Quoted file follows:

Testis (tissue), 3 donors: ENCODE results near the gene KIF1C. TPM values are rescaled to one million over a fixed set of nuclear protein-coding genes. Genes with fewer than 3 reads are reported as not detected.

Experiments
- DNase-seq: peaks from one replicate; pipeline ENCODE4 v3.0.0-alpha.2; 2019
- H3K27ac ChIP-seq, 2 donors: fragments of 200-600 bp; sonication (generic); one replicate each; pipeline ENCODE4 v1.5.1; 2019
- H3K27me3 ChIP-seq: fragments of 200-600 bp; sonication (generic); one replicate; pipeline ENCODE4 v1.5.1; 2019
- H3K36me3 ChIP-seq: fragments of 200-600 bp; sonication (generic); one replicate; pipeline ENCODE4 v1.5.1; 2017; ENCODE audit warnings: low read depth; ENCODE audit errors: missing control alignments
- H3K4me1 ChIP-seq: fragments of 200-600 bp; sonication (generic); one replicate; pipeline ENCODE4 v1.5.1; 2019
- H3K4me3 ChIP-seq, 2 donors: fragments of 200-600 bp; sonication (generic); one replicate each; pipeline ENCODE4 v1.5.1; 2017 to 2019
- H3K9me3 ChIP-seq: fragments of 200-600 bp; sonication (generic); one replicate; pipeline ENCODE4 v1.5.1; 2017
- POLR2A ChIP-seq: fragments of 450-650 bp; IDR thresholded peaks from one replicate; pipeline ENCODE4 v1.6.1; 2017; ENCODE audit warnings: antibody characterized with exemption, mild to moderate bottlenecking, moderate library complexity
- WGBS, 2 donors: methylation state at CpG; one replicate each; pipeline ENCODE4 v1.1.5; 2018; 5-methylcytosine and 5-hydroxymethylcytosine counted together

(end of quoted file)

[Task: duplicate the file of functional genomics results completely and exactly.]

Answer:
Testis (tissue), 3 donors: ENCODE results near the gene KIF1C. TPM values are rescaled to one million over a fixed set of nuclear protein-coding genes. Genes with fewer than 3 reads are reported as not detected.

Experiments
- DNase-seq: peaks from one replicate; pipeline ENCODE4 v3.0.0-alpha.2; 2019
- H3K27ac ChIP-seq, 2 donors: fragments of 200-600 bp; sonication (generic); one replicate each; pipeline ENCODE4 v1.5.1; 2019
- H3K27me3 ChIP-seq: fragments of 200-600 bp; sonication (generic); one replicate; pipeline ENCODE4 v1.5.1; 2019
- H3K36me3 ChIP-seq: fragments of 200-600 bp; sonication (generic); one replicate; pipeline ENCODE4 v1.5.1; 2017; ENCODE audit warnings: low read depth; ENCODE audit errors: missing control alignments
- H3K4me1 ChIP-seq: fragments of 200-600 bp; sonication (generic); one replicate; pipeline ENCODE4 v1.5.1; 2019
- H3K4me3 ChIP-seq, 2 donors: fragments of 200-600 bp; sonication (generic); one replicate each; pipeline ENCODE4 v1.5.1; 2017 to 2019
- H3K9me3 ChIP-seq: fragments of 200-600 bp; sonication (generic); one replicate; pipeline ENCODE4 v1.5.1; 2017
- POLR2A ChIP-seq: fragments of 450-650 bp; IDR thresholded peaks from one replicate; pipeline ENCODE4 v1.6.1; 2017; ENCODE audit warnings: antibody characterized with exemption, mild to moderate bottlenecking, moderate library complexity
- WGBS, 2 donors: methylation state at CpG; one replicate each; pipeline ENCODE4 v1.1.5; 2018; 5-methylcytosine and 5-hydroxymethylcytosine counted together